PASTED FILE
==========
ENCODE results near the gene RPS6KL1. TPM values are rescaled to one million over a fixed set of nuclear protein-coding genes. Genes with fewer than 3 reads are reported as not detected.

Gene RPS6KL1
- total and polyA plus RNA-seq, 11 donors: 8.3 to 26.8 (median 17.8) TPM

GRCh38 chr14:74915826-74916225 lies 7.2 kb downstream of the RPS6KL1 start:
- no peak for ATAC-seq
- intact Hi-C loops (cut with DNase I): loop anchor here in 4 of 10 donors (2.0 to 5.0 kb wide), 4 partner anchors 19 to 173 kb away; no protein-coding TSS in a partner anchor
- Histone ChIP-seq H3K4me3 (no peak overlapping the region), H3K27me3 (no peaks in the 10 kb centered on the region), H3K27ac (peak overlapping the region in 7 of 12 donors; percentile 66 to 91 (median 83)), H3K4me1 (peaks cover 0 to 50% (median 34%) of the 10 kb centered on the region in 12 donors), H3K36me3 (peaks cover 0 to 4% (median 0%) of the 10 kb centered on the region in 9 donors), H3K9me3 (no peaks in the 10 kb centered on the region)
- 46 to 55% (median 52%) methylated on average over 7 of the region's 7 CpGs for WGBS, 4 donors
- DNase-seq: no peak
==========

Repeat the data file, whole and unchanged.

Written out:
ENCODE results near the gene RPS6KL1. TPM values are rescaled to one million over a fixed set of nuclear protein-coding genes. Genes with fewer than 3 reads are reported as not detected.

Gene RPS6KL1
- total and polyA plus RNA-seq, 11 donors: 8.3 to 26.8 (median 17.8) TPM

GRCh38 chr14:74915826-74916225 lies 7.2 kb downstream of the RPS6KL1 start:
- no peak for ATAC-seq
- intact Hi-C loops (cut with DNase I): loop anchor here in 4 of 10 donors (2.0 to 5.0 kb wide), 4 partner anchors 19 to 173 kb away; no protein-coding TSS in a partner anchor
- Histone ChIP-seq H3K4me3 (no peak overlapping the region), H3K27me3 (no peaks in the 10 kb centered on the region), H3K27ac (peak overlapping the region in 7 of 12 donors; percentile 66 to 91 (median 83)), H3K4me1 (peaks cover 0 to 50% (median 34%) of the 10 kb centered on the region in 12 donors), H3K36me3 (peaks cover 0 to 4% (median 0%) of the 10 kb centered on the region in 9 donors), H3K9me3 (no peaks in the 10 kb centered on the region)
- 46 to 55% (median 52%) methylated on average over 7 of the region's 7 CpGs for WGBS, 4 donors
- DNase-seq: no peak